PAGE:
My favorite story involves Stanford professor Bill Sharpe…
In October 1987, a reporter asked him to explain the stock market crash.
His response? “It’s weird.”
His mother called him on the phone to berate him. “Fifteen years of education, three advanced degrees, and all you can say is, ‘It’s weird’?”
Sharpe went on to win the Nobel Prize in economics in 1990.
Contrast that with the street-smart approach of speculator George Soros, who has said, “My approach works not by making valid predictions but by allowing me to correct false ones.”
Let that sink in for a minute…
The No. 1 speculator in history does not attribute his success to his ability to predict the markets…
His secret is his willingness to admit – and correct – his mistakes.
Secret No. 2: Risk control is critical.
Managing risk is the real secret behind winning – and staying – in the speculation game.
As Bruce Kovner, chairman of CAM Capital, put it…
“In real estate, the key is location, location, location. With money management, the key is risk control, risk control, risk control.”
Kovner’s primary focus is on what could go wrong.
One of Soros’ deputies once said…
“When George is wrong, he gets the hell out. He doesn’t say, ‘I’m right, they’re wrong.’ He says, ‘I’m wrong,’ and he gets out, because if you have a bad position on, it eats you away. All you do is think about it – at night, at your home. It consumes you. Your eye is off the ball completely. This is a tough business.”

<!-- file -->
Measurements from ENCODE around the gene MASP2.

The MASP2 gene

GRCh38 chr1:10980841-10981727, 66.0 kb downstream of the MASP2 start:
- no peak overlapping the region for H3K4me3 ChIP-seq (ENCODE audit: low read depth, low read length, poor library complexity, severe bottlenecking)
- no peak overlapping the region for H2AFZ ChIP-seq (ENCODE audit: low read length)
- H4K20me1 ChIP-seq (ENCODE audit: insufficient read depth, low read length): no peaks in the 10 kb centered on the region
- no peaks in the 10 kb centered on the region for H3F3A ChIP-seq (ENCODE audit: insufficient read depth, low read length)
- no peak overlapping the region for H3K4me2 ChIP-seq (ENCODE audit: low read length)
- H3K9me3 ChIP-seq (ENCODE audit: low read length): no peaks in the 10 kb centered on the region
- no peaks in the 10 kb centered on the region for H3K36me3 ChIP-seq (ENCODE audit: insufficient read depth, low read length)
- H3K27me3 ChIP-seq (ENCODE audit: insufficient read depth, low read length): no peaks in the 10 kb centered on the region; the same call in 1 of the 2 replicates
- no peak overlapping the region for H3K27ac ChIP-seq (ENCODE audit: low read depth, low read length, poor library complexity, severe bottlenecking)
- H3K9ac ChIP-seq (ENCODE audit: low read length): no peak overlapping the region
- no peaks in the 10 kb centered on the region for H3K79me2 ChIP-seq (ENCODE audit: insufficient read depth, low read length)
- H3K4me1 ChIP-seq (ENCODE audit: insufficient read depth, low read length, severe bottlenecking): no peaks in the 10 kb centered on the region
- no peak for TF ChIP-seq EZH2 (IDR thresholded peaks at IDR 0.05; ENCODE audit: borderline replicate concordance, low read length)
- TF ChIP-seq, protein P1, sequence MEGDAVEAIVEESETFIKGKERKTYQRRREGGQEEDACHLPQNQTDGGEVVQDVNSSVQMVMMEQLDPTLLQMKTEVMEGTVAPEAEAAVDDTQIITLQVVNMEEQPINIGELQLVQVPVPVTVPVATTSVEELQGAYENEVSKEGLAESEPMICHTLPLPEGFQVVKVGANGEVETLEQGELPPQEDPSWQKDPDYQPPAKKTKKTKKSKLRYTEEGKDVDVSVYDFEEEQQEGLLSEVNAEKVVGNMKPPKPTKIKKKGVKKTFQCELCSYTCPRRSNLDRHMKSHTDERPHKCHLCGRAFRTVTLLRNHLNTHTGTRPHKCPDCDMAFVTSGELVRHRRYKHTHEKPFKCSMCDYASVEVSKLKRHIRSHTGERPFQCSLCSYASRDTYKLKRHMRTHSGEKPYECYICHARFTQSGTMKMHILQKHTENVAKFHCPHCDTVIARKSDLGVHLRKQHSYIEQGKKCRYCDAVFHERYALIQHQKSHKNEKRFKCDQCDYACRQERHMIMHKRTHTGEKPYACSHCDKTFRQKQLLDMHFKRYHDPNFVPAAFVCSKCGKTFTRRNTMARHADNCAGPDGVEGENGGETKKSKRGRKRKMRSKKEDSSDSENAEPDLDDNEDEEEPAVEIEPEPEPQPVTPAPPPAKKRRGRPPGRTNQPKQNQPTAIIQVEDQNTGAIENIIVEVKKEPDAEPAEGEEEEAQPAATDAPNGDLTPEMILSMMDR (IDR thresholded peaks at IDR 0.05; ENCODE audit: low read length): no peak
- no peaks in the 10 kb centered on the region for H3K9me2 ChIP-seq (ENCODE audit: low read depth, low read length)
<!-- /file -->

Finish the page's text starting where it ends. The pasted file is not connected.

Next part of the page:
When former Soros fund manager Victor Niederhoffer ignored these lessons, he blew up his investment firm… twice.
He ended up in so much debt that creditors ultimately took the furniture from his house.
Secret No. 3: Size matters.
The size of your investment, or “bet,” is the single most crucial key to surviving – and profiting – as a speculator.
A poker player knows this intrinsically.
If he’s dealt a bad hand, he throws his cards away quickly.
If he gets a good hand, he ups his bet.
No wonder poker players often make terrific traders.
The impact of bet size is hard to quantify – but it is massive.
Trading coach Van Tharp writes that bet size accounts for 60% of your trading success.
Exits account for 30%. What you bet on accounts for merely 10%.
You can see the importance of bet size in Soros’ biggest trading successes.
Just before September 16, 1992, the day he “broke the Bank of England,” Soros famously chided his deputy Stan Druckenmiller for the small bet he made against the British pound.
Urging Druckenmiller to increase his position, Soros said, “It takes courage to be a pig!”
Thanks to Soros, Druckenmiller upped his bet and made $1 billion in a single day in one of the most iconic financial trades ever.
I’ll return with the remaining four secrets of successful speculation in Thursday’s issue… stay tuned.
Thoughts on this article? Leave a comment below.
7.Roger Bannister, the 4-Minute Mile, and Leadership